I'm looking back at the week at CES and there are a number of technologies that could bleed over into business. This shouldn't be a surprise because we are in the midst of something called the "consumerization of IT" after all. Let's go over some of the more interesting technologies.
HzO WaterBlock and Liquipel
Both of these products could make electronic equipment survive in the field better. Basically, they are water repellents for hardware. HzO WaterBlock is applied during manufacturing to waterproof a device at the component level and Liquipel is a coating that can be applied to the exterior of the device to both protect it from scratches and make it water-resistant. Particularly useful in areas where there is high humidity or where an employee might get caught out in the rain, these two technologies could prevent thousands of dollars of equipment damage that occurs today in the field.
spnKiX - Motorized Shoes
You may think this is a stretch but at $650, spnKiX are a fraction of the cost of a Segway, which is a common fixture for security on many plant sites. While they would need to be hardened for business use much like the Segway was for those who have to hike all over the campus, these would be far cheaper than the $10,000+ Segway and they pretty much leave your hands free. I could see them used by runners in warehouses on top of the obvious security patrol as a faster and less tiring way to get around large sites.
The Dell XPS 13, which was launched at the show, has a TPM, imaging services and asset tagging options on top of signature features like a lighted keyboard, high-nit screen and graphite base that should make it popular with users. This showcases that vendors are increasingly targeting business with this new class of notebook and given how employees have been demanding Apple products of late, these may become a better (in terms of IT support) alternative.
Larger In-Vehicle Displays
NVIDIA was showcasing the 17-inch in-vehicle display from the Tesla S, but now think of a display like this in a delivery or service truck that could run apps, some of them business apps. Rather than having to take the now-common path of attaching a laptop or tablet inside the vehicle, it may, eventually, be possible to just install the relevant business applications in the vehicle to provide the technology that way. Think of route maps and scheduling, police information or simply better traffic routing coupled with Google Street view to more quickly find locations. This stuff could prove rather handy cutting down time now lost on the road.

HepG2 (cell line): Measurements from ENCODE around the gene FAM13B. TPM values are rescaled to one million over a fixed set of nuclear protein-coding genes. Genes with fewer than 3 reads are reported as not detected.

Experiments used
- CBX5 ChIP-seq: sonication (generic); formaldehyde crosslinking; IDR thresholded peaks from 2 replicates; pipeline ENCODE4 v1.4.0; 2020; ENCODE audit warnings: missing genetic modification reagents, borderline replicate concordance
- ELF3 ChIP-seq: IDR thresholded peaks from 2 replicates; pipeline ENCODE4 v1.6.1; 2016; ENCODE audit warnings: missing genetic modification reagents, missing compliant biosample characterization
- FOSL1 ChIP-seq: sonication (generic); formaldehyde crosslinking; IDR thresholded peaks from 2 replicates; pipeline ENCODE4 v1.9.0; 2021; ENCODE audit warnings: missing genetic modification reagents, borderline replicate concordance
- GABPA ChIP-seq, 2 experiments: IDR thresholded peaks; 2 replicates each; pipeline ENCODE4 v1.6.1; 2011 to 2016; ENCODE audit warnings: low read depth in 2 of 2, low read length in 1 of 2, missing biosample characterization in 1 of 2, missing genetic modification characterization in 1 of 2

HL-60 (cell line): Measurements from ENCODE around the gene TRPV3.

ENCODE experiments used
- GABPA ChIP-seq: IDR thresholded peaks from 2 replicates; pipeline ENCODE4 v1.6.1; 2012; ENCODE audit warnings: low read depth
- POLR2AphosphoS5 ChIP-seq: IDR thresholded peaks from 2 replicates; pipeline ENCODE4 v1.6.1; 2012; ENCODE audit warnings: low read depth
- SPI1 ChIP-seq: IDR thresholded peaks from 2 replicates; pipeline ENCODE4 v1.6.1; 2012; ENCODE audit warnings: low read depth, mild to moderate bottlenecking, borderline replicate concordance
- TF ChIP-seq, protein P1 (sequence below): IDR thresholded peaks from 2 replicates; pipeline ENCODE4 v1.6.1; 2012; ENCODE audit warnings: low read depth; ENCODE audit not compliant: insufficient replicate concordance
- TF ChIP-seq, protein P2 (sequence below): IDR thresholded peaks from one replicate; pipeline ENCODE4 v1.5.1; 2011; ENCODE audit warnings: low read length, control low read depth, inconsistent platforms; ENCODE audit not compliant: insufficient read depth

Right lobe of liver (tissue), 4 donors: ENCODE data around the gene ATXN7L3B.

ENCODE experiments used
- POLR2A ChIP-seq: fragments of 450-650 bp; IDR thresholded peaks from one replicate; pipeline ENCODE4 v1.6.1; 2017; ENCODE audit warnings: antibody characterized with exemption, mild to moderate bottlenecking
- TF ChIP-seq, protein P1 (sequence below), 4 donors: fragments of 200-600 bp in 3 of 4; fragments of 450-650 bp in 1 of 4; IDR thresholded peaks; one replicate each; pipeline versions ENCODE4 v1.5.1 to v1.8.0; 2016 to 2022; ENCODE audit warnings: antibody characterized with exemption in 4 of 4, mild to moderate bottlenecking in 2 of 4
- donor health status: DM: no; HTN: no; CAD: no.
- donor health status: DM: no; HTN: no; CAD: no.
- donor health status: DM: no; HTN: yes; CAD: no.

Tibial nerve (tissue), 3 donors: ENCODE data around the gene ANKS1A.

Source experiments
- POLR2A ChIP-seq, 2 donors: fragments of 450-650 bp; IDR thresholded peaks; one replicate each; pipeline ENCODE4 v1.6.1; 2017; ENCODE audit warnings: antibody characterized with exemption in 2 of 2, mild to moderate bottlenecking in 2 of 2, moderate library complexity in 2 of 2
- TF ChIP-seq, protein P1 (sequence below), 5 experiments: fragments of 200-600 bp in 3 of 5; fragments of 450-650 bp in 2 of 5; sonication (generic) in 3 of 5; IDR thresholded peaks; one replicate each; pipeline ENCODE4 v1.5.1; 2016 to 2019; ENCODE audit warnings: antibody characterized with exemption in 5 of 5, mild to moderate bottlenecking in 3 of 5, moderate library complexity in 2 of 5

OnLive showcased that its cloud-based gaming technology could be used to provide a full cloud-based high-performance Windows experience on anything that can run an OnLive client. That includes iOS and Android devices as well as potentially some of these new large vehicle displays. Think of the benefits of full Windows on an iPad or providing the corporate Windows load from the cloud on an employee's BYOB hardware. Granted this will likely eventually require that OnLive partner with someone like an IBM or Dell to roll the service out, but it provides a faster path to the cloud future that many of us think we are focused on and it is far cheaper, in theory, than Citrix.
Windows 8: Kinect, Gaze
CES was kind of a premature coming-out party for Windows 8, but it pointed the way to a future where tablets and notebooks would not only run the same OS and apps, but they might be able to morph between forms much like the Asus Transformer Prime does today. But the interesting thing about the Windows 8 announcement was Kinect for Windows, which will be shipping next month. This could be very interesting as it might make a fascinating tool for presentations and retrofit touch onto an existing piece of hardware. One other interesting Windows 8 technology was Gaze or the ability to use your eyes as pointing devices.
I think we are just scratching the surface of exploring new ways of interacting with technology with Siri from Apple showcasing one change, and Kinect and Gaze another.
Wrapping Up: IBM Automation
Originally, it was business technology like PCs making it into consumer markets and now we are clearly on the reverse path. I'm likely just touching the surface of the things that could make our business lives far different.
One of the areas where the technology is going both ways is smarter buildings. IBM was showcasing its smarter home initiative, which dovetails with its smarter city work and suggests a future where everything talks to everything else in order to minimize energy waste and maximize utility. This was probably the showcase that was closest to a future balance between home and business technology where you'll be unable to tell where one leaves off and the other begins. It's all part of a brave new world I guess. It looks like tech will increasingly be a good career choice.